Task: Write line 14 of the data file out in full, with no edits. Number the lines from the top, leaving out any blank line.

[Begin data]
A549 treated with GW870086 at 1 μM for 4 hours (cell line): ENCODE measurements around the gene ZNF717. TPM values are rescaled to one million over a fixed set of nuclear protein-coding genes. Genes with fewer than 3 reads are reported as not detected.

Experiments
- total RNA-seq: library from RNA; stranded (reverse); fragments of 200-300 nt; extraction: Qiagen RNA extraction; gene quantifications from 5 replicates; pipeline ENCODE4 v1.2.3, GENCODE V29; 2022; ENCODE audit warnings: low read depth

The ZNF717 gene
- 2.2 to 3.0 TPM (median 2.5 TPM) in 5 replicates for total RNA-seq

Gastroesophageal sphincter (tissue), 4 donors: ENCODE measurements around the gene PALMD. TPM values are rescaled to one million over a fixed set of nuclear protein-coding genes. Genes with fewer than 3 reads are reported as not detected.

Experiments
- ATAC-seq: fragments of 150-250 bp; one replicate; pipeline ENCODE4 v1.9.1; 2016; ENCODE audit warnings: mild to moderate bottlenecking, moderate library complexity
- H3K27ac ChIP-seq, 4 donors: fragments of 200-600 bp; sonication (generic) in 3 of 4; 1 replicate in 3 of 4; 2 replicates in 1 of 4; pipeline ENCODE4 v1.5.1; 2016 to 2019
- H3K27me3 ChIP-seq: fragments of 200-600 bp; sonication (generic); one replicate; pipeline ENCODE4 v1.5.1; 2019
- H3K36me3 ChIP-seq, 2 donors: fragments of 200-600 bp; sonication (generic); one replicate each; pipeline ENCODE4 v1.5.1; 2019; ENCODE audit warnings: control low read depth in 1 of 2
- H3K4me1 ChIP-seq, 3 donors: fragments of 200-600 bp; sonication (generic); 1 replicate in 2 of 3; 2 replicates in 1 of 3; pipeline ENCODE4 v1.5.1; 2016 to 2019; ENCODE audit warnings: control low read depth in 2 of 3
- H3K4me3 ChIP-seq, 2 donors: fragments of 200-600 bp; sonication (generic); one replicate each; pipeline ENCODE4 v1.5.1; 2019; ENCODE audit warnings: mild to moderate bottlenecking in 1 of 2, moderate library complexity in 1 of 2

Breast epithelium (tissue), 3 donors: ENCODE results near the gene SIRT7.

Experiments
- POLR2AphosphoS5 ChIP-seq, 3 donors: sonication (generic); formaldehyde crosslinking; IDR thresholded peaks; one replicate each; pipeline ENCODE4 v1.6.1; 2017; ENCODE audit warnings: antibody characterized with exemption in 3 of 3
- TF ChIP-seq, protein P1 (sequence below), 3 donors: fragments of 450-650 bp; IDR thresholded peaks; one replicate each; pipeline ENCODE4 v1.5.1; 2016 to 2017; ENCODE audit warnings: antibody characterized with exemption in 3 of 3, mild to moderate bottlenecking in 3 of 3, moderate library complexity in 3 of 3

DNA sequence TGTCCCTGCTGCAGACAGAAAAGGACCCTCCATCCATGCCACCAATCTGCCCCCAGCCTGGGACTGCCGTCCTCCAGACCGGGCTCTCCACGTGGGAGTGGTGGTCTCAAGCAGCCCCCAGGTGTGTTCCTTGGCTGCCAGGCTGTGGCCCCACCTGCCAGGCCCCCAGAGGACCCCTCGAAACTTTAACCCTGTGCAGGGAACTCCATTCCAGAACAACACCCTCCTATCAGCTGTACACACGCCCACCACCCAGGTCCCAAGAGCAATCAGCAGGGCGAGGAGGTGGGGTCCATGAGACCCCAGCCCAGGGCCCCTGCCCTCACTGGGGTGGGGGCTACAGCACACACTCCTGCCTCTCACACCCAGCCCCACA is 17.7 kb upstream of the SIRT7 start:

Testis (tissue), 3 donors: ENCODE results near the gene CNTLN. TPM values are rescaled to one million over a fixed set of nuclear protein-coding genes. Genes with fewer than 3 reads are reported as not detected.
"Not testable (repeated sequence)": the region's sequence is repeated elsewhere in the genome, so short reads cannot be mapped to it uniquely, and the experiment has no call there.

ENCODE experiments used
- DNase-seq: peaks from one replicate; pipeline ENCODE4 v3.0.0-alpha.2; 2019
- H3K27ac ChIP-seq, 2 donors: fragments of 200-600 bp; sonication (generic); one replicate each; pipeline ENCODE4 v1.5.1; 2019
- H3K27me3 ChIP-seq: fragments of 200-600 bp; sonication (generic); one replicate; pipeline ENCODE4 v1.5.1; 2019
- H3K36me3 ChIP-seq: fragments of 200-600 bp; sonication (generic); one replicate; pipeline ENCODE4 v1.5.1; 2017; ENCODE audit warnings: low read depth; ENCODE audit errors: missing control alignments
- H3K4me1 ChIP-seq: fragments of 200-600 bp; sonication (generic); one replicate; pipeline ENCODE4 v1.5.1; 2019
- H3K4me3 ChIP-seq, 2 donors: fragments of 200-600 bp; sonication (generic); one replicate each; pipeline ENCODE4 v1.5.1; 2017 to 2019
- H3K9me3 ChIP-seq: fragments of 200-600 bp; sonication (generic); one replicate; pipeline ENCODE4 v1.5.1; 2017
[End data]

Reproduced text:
Breast epithelium (tissue), 3 donors: ENCODE results near the gene SIRT7.